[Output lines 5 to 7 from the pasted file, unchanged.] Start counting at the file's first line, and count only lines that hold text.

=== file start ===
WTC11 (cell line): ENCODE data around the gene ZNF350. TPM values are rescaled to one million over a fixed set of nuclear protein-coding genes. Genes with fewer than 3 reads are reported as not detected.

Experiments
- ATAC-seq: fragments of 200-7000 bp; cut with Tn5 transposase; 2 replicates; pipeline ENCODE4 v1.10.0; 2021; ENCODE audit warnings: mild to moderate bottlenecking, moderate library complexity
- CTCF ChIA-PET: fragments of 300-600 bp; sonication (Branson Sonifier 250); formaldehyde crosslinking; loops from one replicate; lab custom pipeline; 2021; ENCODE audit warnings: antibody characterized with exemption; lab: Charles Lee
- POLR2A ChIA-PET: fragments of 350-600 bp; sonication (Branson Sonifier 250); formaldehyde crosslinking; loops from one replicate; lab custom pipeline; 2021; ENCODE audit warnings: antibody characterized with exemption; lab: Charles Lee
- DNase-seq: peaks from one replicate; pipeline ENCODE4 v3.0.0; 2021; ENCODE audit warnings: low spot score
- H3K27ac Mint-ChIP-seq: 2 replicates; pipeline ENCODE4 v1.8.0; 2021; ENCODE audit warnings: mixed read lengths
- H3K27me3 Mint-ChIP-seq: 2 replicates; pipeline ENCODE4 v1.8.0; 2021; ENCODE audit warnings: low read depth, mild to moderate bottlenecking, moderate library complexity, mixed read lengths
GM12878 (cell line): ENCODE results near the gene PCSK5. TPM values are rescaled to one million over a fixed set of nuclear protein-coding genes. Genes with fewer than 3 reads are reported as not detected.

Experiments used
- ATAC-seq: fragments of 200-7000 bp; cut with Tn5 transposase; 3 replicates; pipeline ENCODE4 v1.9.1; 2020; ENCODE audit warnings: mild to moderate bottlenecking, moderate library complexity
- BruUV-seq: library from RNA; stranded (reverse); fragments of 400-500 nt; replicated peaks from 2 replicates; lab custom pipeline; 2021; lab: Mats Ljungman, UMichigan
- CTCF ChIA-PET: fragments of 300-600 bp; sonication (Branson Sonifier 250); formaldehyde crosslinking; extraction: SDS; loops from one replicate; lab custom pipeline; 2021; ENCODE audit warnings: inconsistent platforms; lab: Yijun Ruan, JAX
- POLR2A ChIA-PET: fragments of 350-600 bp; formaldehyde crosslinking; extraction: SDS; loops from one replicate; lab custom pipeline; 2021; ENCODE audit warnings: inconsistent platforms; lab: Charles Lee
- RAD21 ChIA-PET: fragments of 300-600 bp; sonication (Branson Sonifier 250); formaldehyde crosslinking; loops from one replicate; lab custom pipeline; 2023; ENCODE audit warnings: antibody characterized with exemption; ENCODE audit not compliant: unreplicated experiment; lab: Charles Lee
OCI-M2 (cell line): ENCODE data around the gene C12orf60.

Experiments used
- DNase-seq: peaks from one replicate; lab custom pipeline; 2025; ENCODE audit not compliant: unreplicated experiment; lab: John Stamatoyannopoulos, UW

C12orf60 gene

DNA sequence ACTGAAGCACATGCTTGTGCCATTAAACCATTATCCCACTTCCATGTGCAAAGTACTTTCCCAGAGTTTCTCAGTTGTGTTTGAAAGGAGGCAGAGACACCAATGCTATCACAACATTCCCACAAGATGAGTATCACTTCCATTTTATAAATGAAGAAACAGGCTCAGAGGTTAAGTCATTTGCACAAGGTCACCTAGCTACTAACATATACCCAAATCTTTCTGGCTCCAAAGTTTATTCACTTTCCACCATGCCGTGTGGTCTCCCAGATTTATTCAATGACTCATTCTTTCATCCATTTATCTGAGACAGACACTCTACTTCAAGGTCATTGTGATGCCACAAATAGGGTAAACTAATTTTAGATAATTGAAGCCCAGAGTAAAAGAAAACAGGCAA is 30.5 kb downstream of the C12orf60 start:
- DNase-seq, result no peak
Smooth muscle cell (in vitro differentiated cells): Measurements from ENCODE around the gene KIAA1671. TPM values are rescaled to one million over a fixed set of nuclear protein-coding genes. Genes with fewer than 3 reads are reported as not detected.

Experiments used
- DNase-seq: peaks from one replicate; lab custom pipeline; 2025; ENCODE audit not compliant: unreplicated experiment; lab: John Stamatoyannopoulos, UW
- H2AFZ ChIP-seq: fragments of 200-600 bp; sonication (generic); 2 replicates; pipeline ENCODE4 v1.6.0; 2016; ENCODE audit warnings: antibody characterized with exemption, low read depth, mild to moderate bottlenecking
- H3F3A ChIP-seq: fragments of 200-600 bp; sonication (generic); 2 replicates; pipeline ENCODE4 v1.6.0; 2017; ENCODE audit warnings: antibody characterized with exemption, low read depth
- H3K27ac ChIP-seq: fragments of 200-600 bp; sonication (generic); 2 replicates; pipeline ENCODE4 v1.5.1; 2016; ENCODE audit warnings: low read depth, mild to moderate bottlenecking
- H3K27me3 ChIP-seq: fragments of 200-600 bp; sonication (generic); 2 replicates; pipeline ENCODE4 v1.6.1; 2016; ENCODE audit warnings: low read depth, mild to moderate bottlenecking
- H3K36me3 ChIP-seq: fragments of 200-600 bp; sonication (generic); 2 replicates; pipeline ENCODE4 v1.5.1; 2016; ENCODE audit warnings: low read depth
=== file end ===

- POLR2A ChIA-PET: fragments of 350-600 bp; sonication (Branson Sonifier 250); formaldehyde crosslinking; loops from one replicate; lab custom pipeline; 2021; ENCODE audit warnings: antibody characterized with exemption; lab: Charles Lee
- DNase-seq: peaks from one replicate; pipeline ENCODE4 v3.0.0; 2021; ENCODE audit warnings: low spot score
- H3K27ac Mint-ChIP-seq: 2 replicates; pipeline ENCODE4 v1.8.0; 2021; ENCODE audit warnings: mixed read lengths